I got the e-mail this morning confirming my updated Guinness World Record. The number to beat is now 101,822.
Dear Bob Bretall
We are thrilled to inform you that your application for Largest collection of comic books has been successful and you are now the Guinness World Records Title Holder!
You will shortly receive your Guinness World Records certificate in the post.
As I’ve said before, records are made to be broken, in this case, I broke my own record!
I fully expect someone to surpass me one day, but they need to do the work! Don’t just shout out on internet message boards that “I have more comics (or know a guy that has more comics)”… Someone can crush this record if they (a) have the comics and (b) put in the leg-work to verify their count with Guinness. I did all the necessary work documenting and verifying my collection and am the 1st (and 2nd and 3rd) person to hold this particular record with Guinness.
Also, I can POTENTIALLY be beat by anyone who is a comic dealer (or has been one at some point in the past) and has acquired large quantities of books in bulk by buying up collections, keeping portions of those bulk buys for their personal collection. That allows access to vast amounts of comics for pennies on the dollar. My main “claim to fame” is having acquired my collection one-by-one as a fan who has never been a dealer and gets them all for his own personal reading enjoyment.
EDIT: I got some interesting data after I posted the initial version of this Blog. A guy who I used to buy comics from mentioned to me on Facebook that he had about 301,000 comics cataloged when he stopped selling back in 2012 and they had converted over to his personal collection. I explained that you could not count duplicates of the same exact comic (but could count variant covers that had a physical difference from the main version; I don’t collect a lot of variant covers, I have a few hundred, but some people collect a lot). You also can’t count comics that do not contain graphic sequential storytelling, which excludes Indexes, Who’s Who, pin-up books, etc.). After de-duplicating his count and removing non-comics, he went from ~301,000 comics to 48,246 unique comics. This is an interesting thing to note for people who cite collections that are or were store inventories. They tend to have a lot of duplications.
What prompted me to update my count?
I got contacted by Guinness a few weeks ago because they’re working on a new book that they want to include me in. They told me they were trying to give the readers a bit more of an insight into the people behind the collections and had a bunch of questions for me (which I happily answered). Prompted by this, I asked them about updating my count. My record total from May 2014 was 94, 268 and I was SO CLOSE to six digits! I had gone a little crazy in the back half of 2014 buying back issues. I added a LOT of stuff to my collection and filled in a lot of gaps. I also add anywhere from 100 to 150 new comics every month, just what I read “off the rack” to keep current on comics.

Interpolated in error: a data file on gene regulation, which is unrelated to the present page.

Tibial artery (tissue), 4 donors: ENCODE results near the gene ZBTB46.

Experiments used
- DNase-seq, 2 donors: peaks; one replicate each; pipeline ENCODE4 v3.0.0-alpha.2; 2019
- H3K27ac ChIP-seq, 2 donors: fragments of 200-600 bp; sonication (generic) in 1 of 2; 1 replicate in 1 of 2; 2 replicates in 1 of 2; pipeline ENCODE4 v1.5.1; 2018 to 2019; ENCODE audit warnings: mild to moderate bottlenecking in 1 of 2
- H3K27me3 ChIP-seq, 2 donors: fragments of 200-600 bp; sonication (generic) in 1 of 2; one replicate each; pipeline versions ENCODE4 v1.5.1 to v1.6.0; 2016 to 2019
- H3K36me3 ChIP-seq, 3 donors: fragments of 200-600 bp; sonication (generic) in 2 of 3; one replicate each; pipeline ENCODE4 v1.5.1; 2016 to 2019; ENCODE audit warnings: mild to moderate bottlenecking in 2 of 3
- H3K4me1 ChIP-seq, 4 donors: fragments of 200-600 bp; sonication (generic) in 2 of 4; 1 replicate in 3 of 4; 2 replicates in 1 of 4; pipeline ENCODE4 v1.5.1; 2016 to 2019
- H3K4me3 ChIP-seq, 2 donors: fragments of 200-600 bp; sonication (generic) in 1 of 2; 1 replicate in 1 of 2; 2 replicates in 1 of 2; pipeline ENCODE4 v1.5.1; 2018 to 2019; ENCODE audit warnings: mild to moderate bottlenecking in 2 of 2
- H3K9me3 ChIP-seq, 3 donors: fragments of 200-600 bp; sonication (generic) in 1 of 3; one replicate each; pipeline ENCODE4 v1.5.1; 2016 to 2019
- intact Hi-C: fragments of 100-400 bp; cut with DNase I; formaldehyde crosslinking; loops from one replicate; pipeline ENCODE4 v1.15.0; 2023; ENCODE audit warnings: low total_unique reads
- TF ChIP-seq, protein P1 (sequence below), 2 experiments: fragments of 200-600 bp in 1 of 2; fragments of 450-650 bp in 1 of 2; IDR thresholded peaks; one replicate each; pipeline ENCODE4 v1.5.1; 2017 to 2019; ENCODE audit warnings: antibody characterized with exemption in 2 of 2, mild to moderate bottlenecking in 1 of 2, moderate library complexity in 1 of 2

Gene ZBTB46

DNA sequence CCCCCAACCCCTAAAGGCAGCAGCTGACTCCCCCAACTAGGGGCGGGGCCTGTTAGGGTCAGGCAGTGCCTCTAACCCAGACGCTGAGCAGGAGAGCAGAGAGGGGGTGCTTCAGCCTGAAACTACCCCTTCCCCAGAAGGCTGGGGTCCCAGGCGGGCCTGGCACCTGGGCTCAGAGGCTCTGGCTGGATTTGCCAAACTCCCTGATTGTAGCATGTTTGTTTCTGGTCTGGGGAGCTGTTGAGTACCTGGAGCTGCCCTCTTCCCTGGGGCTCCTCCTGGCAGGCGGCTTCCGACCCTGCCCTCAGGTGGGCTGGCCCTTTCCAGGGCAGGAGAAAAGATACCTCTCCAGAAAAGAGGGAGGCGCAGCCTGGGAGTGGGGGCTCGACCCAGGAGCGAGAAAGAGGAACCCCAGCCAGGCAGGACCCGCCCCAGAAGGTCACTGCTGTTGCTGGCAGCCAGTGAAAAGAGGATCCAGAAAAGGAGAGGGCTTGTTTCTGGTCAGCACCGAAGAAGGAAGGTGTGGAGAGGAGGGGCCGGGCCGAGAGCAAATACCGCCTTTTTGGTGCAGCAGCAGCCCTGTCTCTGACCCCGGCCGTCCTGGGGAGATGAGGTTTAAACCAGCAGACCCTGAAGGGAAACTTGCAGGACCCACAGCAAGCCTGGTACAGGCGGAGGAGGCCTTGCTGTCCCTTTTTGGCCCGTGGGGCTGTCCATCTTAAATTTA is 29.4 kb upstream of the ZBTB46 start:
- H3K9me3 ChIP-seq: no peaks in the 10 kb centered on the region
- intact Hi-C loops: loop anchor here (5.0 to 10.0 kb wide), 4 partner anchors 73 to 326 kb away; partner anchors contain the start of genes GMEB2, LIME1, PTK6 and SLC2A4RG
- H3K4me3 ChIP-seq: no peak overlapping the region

So, I was curious, what was my actual total now? I hadn’t run a total from my database in a LONG time (in fact, not since May 2014!!) So I did just that (after spending time to add all the comics in my “to read” pile into the database so I could squeeze in every last book that was in my house on the date I did the re-count for verification. Good thing, I had 553 unread comics awaiting my attention! I need to get to those!
And the total came out to be 101, 822!! I had sailed past the 100,000 mark probably somewhere around March 2015.
Working with the same guy at Guinness who verified my collection last time I was able to send updated pictures, database listings, and affidavits to get my record count updated (they thankfully didn’t make me re-do the public event!).
Having a collection this size takes a few things:
- Space – you’re not going to house 100,000+ comics in a small apartment. Having the actual available space to keep them is the #1 consideration.
- Support – I know a LOT of people who don’t have the full support of their family. If there is a spouse who is always badgering them to “get rid of that stuff” a big collection is just not going to happen. I am blessed to have the support of my family and friends.
- Structure – You need to be organized and have a very structured way of tracking and organizing everything you have. It’s critical to being able to manage your collection and find the stuff you have in it and it’s important to have this because you need to have a very structured and verifiable set of records for the people at Guinness to audit if you want to make a run at the record!
…And now, let me go read a comic (Prez #2 is on top of my “to read pile” right now). I’ve got over 500 comics to read!!!
Bob Bretall: email@example.com
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